This is the where old, perhaps, forgotten theories come to rest. They were bravely attempting to describe the real world but, ultimately failed or something better came along. They might have been competing with another theory to describe a physical phenomenon or attempting to replace that physical theory. In the end, observations ruled them out. Some examples include Alchemy, the theory of the Static Universe, the Ptolemaic View of the Universe, or Lamarckian Evolution. Still, these theories do not get enough credit. True, they were ultimately ruled out but without them we would never get the right answers. Parts of the theory might have been true. In this way, many of the ideas in this category were stepping stones for the more correct theory. Would Sherlock Holmes have always gotten it right if Watson hadn't always gotten it wrong? Or would Darwin have gotten it right without others before him who got it right almost.
Just as importantly, some of these rejected ideas were attempts made using the scientific method to try to explain reality. They were off mark but still much better than just making stuff up and describing how things work based on just one's own personal biases and emotions.

Scientists in all fields need to make a better attempt to qualify what they mean by 'theory' and where on the spectrum a particular theory falls. The lines of evidence for promoting or demoting a theory need tocommunicated more effectively. Easier said then done I know.


Tax Man

It is true what Albert Einstein said, "The hardest thing in the world to understand is the income tax". For me, the good deed is done. With this burden lifted from my shoulder, I get a masochistic thrill in having served my civic duty. Am I the only one?
Don't answer that.
The 16th Amendment of the U.S constitution ratified in 1913 makes it legal and mandatory to collect taxes from personal income:
"The Congress shall have power to lay and collect taxes on incomes from whatever source derived, without apportionment among the several states, and without regard to any census or enumeration."

There have many objections and alternatives proposed to our current tax code. I am not expert on this. I just want to know where do my (federal) taxes go? Well, as it turns out the nearly 3 trillion dollar budget can be summed up in a pie chart with several broad categories.

Here is the breakdown of the 2007/2008 proposed budget (via Washington Post )

FY 2008 Budget Proposal

Spending Categories

Budget by Functional Category

Spending by Category: FY 2007 vs. FY 2008

Function 2007 2008 Pct. change
Veterans benefits and services $72.4 $83.4 15.1%
General government 18.8 20.7 10.5%
Net interest 239.2 261.3 9.3%
General science, space and technology 24.9 26.6 7.1%
Transportation 74.6 79.3 6.3%
National defense 571.9 606.5 6.1%
Medicare 372.3 391.6 5.2%
Health 268.5 280.6 4.5%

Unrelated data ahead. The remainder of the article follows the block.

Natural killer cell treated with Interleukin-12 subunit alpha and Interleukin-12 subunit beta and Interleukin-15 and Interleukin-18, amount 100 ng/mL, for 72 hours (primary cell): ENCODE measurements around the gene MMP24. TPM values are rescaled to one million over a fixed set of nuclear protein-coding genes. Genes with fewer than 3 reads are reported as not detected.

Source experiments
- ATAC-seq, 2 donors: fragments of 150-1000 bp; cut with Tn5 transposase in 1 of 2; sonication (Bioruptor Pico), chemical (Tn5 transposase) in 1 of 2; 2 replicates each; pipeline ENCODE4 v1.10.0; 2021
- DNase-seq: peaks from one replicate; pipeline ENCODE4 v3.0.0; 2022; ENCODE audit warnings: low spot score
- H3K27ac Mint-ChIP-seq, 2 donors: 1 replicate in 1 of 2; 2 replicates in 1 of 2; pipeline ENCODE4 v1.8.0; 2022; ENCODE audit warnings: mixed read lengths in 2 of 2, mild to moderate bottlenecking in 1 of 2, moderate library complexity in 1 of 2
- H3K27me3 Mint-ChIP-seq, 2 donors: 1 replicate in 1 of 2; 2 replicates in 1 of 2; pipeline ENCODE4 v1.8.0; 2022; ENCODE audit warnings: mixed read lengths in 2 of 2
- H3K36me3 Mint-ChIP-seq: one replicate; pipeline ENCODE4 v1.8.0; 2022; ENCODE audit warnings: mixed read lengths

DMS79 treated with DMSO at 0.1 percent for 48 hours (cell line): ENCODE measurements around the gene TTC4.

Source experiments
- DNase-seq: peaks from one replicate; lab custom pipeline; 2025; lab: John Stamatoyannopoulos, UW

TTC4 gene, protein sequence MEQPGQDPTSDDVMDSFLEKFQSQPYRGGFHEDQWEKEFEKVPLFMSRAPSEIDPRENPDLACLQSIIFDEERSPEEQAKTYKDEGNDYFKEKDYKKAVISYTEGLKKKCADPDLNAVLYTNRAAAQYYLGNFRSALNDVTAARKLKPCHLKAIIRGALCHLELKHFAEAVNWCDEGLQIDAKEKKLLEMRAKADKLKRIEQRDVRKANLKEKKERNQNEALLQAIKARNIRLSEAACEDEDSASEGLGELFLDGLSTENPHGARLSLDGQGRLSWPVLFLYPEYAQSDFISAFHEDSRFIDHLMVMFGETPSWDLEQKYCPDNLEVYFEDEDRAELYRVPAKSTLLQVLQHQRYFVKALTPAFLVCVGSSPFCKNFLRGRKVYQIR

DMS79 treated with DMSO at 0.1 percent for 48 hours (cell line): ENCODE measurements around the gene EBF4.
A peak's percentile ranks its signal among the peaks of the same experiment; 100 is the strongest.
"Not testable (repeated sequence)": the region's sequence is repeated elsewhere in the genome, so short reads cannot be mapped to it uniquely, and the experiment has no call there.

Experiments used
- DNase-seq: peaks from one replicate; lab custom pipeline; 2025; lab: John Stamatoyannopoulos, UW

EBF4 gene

Social Security 586.5 612.5 4.4%
Income security 365.4 380.8 4.2%
Administration of justice 45.3 47.0 3.7%
International affairs 35.1 36.1 3.1%
Agriculture 20.1 19.9 -1.2%
Natural resources and environment 35.2 32.9 -6.5%
Education, training, employment, and social services 94.0 82.7 -12.0%
Energy 1.8 1.4 -23.5%
Community and regional development 32.6 24.7 -24.4%
Commerce and housing credit .210 -2.0 -1,071.4%

Note: All numbers are estimates.

Source: Office of Management and Budget | Graphic: washingtonpost.com - February 5, 2007

All numbers are estimates? By estimates do they mean +/- 15% of nearly 3 trillion dollar budget. OK, I kid the Office of Management and Budget.
It is at least nice to see that science and technology will be getting a slightly larger piece of the pie next year since its share of the total has been low by historical standards. Of course, there are too many people who believe this pie chart is misleading, adds at least 214 billion to the federal deficit (slightly down from 2007) and propose a pie chart of their own.



I can't help but think that Fox is either operated by precocious 13 year olds and/or evil geniuses.
Like most things, the truth probably lies somewhere in between.


The Rhind Papyrus

The Rhind Papyrus is an ancient Egyptian document dated to around 1650 BC. It is one of the oldest mathematical documents in existence and vital to our understanding of Egyptian math.
More subtly, it gives us a glimpse into the social and economic world of the ancient Egyptians. Out of 84 problems (and solutions) contained within it, here are a few of my favorite:

Problem 64.
Divide 10 hekats of barley among 10 men so that the common difference is 1/8 of a hekat of barley.

Problem 79. There are seven houses; in each house there are seven cats; each cat kills seven mice; each mouse has eaten seven grains of barley; each grain would have produced seven hekat. What is the sum of all the enumerated things.